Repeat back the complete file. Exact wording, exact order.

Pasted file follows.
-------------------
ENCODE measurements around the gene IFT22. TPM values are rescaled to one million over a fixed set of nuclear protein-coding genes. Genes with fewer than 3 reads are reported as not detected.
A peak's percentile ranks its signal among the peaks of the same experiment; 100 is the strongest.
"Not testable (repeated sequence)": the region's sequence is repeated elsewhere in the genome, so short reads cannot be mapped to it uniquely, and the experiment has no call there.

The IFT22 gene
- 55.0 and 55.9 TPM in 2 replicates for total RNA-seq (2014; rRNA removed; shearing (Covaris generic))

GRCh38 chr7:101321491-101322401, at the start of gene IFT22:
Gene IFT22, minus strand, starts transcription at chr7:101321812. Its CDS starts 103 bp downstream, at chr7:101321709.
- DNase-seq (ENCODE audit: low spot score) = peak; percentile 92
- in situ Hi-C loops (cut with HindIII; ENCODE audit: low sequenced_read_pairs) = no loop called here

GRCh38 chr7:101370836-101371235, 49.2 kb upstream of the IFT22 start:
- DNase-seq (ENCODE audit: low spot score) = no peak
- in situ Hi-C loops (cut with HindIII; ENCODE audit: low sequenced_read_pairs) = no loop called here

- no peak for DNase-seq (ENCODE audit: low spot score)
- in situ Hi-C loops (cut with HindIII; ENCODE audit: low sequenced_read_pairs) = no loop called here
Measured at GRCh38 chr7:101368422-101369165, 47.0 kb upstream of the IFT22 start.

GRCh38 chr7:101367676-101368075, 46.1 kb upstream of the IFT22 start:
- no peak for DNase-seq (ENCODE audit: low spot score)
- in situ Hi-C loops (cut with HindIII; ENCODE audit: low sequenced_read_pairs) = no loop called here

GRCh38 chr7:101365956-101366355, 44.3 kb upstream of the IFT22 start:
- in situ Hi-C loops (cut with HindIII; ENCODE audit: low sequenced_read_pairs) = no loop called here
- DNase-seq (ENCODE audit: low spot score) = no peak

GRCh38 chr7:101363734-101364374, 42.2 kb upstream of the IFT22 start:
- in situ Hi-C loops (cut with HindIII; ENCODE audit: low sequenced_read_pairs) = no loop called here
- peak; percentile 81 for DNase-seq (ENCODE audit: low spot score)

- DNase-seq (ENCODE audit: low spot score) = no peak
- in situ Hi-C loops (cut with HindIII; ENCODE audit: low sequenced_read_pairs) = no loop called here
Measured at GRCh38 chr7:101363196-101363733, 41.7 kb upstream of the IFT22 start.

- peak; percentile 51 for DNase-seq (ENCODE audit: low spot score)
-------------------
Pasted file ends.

ENCODE measurements around the gene IFT22. TPM values are rescaled to one million over a fixed set of nuclear protein-coding genes. Genes with fewer than 3 reads are reported as not detected.
A peak's percentile ranks its signal among the peaks of the same experiment; 100 is the strongest.
"Not testable (repeated sequence)": the region's sequence is repeated elsewhere in the genome, so short reads cannot be mapped to it uniquely, and the experiment has no call there.

The IFT22 gene
- 55.0 and 55.9 TPM in 2 replicates for total RNA-seq (2014; rRNA removed; shearing (Covaris generic))

GRCh38 chr7:101321491-101322401, at the start of gene IFT22:
Gene IFT22, minus strand, starts transcription at chr7:101321812. Its CDS starts 103 bp downstream, at chr7:101321709.
- DNase-seq (ENCODE audit: low spot score) = peak; percentile 92
- in situ Hi-C loops (cut with HindIII; ENCODE audit: low sequenced_read_pairs) = no loop called here

GRCh38 chr7:101370836-101371235, 49.2 kb upstream of the IFT22 start:
- DNase-seq (ENCODE audit: low spot score) = no peak
- in situ Hi-C loops (cut with HindIII; ENCODE audit: low sequenced_read_pairs) = no loop called here

- no peak for DNase-seq (ENCODE audit: low spot score)
- in situ Hi-C loops (cut with HindIII; ENCODE audit: low sequenced_read_pairs) = no loop called here
Measured at GRCh38 chr7:101368422-101369165, 47.0 kb upstream of the IFT22 start.

GRCh38 chr7:101367676-101368075, 46.1 kb upstream of the IFT22 start:
- no peak for DNase-seq (ENCODE audit: low spot score)
- in situ Hi-C loops (cut with HindIII; ENCODE audit: low sequenced_read_pairs) = no loop called here

GRCh38 chr7:101365956-101366355, 44.3 kb upstream of the IFT22 start:
- in situ Hi-C loops (cut with HindIII; ENCODE audit: low sequenced_read_pairs) = no loop called here
- DNase-seq (ENCODE audit: low spot score) = no peak

GRCh38 chr7:101363734-101364374, 42.2 kb upstream of the IFT22 start:
- in situ Hi-C loops (cut with HindIII; ENCODE audit: low sequenced_read_pairs) = no loop called here
- peak; percentile 81 for DNase-seq (ENCODE audit: low spot score)

- DNase-seq (ENCODE audit: low spot score) = no peak
- in situ Hi-C loops (cut with HindIII; ENCODE audit: low sequenced_read_pairs) = no loop called here
Measured at GRCh38 chr7:101363196-101363733, 41.7 kb upstream of the IFT22 start.

- peak; percentile 51 for DNase-seq (ENCODE audit: low spot score)